In the automotive world, recently, corporate criminal liability is not necessarily shielding employees who may have participated in the wrongdoing. Volkswagen [VW] recently pleaded guilty to conspiracy, obstruction of justice, and importing vehicles by using false statements incurring a US$4.3 billion fine—the biggest ever by the US government against an automaker. Six Volkswagen employees, all German citizens were also charged on January 11 with conspiracy to defraud the US by making false statements to regulators and the public, and three of the six with fraud and clean-air violations.
VW’s plea bargain included cooperating in the continuing investigation which, commentators speculate could lead to the arrest of more employees. Media reports say, “In announcing the charges and the plea bargain, … prosecutors detailed a large and elaborate scheme … to commit fraud and then cover it up, with at least 40 employees allegedly involved in destroying evidence.” Five of the six employees who face charges were in Germany and not in custody; the sixth, Oliver Schmidt was taken into custody in early January while visiting Miami.
Reports cite Mr. Schmidt’s biography from a 2012 conference describing him as “responsible for ensuring that vehicles built for sale within the US and Canada comply with past, present and future air quality and fuel economy government standards in both countries.” It further noted he served as VW’s direct factory and government agency contact for emissions regulations.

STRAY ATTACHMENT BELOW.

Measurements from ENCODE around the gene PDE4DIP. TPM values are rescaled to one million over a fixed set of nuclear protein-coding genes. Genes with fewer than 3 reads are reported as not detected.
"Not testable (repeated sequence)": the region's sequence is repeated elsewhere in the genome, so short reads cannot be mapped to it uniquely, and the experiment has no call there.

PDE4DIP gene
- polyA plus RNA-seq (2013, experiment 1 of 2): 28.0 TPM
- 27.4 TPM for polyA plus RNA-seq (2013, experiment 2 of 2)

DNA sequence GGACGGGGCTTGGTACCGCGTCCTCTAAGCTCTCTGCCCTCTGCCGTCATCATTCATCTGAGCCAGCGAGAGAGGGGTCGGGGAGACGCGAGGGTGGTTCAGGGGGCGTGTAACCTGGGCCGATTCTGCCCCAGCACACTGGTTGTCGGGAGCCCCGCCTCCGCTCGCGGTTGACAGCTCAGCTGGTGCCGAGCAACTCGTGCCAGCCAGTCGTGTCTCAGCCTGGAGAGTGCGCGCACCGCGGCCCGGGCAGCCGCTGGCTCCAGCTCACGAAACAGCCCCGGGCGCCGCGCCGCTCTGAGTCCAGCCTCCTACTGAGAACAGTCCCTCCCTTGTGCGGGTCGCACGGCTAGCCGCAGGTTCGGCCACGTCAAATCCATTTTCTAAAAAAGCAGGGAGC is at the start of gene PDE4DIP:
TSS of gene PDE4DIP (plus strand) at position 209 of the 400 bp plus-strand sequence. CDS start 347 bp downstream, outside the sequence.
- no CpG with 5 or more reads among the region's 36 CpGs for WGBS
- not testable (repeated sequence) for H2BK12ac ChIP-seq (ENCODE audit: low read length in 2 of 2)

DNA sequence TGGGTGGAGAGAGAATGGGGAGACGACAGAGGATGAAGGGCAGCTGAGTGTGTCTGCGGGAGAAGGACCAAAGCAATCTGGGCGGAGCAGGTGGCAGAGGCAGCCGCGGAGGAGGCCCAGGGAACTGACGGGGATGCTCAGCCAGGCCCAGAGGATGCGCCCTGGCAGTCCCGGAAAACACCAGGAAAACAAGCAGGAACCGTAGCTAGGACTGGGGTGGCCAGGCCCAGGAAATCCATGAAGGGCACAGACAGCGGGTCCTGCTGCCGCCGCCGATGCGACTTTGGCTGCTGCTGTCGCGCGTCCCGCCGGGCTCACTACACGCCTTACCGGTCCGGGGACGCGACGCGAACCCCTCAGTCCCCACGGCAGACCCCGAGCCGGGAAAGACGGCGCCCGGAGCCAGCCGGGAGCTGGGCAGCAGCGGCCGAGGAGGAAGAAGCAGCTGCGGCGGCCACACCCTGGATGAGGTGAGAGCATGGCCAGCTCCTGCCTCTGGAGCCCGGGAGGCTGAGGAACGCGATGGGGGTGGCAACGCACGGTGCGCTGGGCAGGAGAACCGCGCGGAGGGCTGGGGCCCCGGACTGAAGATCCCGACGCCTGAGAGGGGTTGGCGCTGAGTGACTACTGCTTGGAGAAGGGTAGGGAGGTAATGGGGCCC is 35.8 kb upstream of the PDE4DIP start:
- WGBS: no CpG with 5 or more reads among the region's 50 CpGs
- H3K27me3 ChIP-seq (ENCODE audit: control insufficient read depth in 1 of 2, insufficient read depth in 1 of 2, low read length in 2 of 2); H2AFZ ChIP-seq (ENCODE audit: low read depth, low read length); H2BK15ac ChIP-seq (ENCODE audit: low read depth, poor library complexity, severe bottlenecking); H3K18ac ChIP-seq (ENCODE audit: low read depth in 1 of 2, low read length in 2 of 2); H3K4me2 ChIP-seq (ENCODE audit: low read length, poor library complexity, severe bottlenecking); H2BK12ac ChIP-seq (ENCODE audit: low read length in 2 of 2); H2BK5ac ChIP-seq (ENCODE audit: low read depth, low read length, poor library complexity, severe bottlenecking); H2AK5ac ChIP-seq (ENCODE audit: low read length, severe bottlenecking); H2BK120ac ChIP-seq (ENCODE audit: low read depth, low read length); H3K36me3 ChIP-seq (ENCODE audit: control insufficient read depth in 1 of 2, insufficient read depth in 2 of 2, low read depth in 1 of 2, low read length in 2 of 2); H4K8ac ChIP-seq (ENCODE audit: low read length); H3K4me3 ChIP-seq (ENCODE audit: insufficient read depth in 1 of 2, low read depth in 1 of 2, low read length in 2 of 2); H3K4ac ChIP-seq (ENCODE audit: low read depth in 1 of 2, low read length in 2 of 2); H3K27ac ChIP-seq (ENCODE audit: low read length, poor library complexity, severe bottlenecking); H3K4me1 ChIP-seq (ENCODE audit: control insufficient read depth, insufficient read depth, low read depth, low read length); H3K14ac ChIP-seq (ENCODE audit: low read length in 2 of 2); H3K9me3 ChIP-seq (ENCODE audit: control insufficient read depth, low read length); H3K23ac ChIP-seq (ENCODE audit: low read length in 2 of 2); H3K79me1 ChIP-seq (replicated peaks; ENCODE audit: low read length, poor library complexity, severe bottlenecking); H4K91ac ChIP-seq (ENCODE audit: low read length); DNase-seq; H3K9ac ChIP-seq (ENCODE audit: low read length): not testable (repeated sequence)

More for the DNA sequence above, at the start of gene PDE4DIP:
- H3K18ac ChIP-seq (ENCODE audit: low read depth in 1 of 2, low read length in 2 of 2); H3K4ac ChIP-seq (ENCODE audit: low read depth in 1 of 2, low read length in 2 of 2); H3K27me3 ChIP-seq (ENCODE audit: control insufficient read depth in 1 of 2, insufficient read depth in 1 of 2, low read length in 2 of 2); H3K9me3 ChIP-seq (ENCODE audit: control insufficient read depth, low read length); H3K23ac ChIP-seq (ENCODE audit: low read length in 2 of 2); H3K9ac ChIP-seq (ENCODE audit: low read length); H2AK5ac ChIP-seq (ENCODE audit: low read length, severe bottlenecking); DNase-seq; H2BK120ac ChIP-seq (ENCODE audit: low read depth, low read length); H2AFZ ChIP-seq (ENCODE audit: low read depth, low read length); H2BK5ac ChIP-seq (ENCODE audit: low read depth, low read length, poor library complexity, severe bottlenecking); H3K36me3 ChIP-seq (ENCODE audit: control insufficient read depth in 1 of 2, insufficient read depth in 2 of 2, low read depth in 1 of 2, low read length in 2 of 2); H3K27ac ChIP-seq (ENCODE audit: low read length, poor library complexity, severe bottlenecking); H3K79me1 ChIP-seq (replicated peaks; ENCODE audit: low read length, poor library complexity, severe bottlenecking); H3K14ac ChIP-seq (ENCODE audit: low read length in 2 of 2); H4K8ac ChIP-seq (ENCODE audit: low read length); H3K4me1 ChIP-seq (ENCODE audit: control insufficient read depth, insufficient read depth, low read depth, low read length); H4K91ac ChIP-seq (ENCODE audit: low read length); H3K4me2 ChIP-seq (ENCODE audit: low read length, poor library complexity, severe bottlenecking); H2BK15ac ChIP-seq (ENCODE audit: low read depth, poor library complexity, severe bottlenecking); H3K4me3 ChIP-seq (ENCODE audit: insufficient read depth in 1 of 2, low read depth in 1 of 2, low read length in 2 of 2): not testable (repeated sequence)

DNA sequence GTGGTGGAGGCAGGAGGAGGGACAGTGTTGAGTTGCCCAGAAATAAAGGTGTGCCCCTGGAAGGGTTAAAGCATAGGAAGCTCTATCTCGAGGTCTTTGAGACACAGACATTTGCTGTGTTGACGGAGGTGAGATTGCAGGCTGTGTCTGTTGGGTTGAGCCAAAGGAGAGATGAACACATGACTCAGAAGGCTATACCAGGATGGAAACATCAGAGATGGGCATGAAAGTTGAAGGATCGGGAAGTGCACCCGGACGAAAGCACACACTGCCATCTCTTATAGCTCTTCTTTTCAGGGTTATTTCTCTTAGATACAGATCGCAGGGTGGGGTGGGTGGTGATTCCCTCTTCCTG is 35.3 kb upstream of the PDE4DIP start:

The criminal complaint, dated December 30, 2016 says Mr. Schmidt, in answering regulators in 2015 as to why diesels produced lower emissions during testing than while real-world driving “offered reasons for the discrepancy” rather than disclosing the enabling (allegedly illegal) software. The others charged included two former chiefs of VW engine development, and the former head of quality management and product safety. The complaint details when the alleged deceit began and alleged supervisory instructions to destroy hard drives with incriminating emails, and “not to get caught.”
Days later, Takata Corporation pleaded guilty to a criminal charge in connection with its admission to hiding for about 15 years the deadly risks of its exploding airbags. The plea was included in a settlement agreement to pay US regulators, consumers, and car manufacturers US$1 billion in penalties.
Separately, three former Takata executives: Hideo Nakajima, Tsuneo Chikaraishi, and Shinichi Tanaka were also charged for their alleged roles in hiding the risks. The three, Japanese citizens and not currently in US custody, worked at Takata until about 2015. Prosecutors allege they “knew the inflators had ruptured and other failures during testing, and routinely discussed fabricating test results, removing unfavourable information—known as “XX-ing” the data—and manipulating reports. They hid the defects and issued flawed reports so that carmakers would buy the airbags, enriching themselves and the company.”
US Attorney Barbara McQuade, speaking in Detroit on January 13 said, “Automotive suppliers who sell products that are supposed to protect consumers … must put safety ahead of profits. If they choose instead to engage in fraud, we will hold accountable the individuals and business entities …responsible. …The investigation hasn’t concluded and other people may be charged.”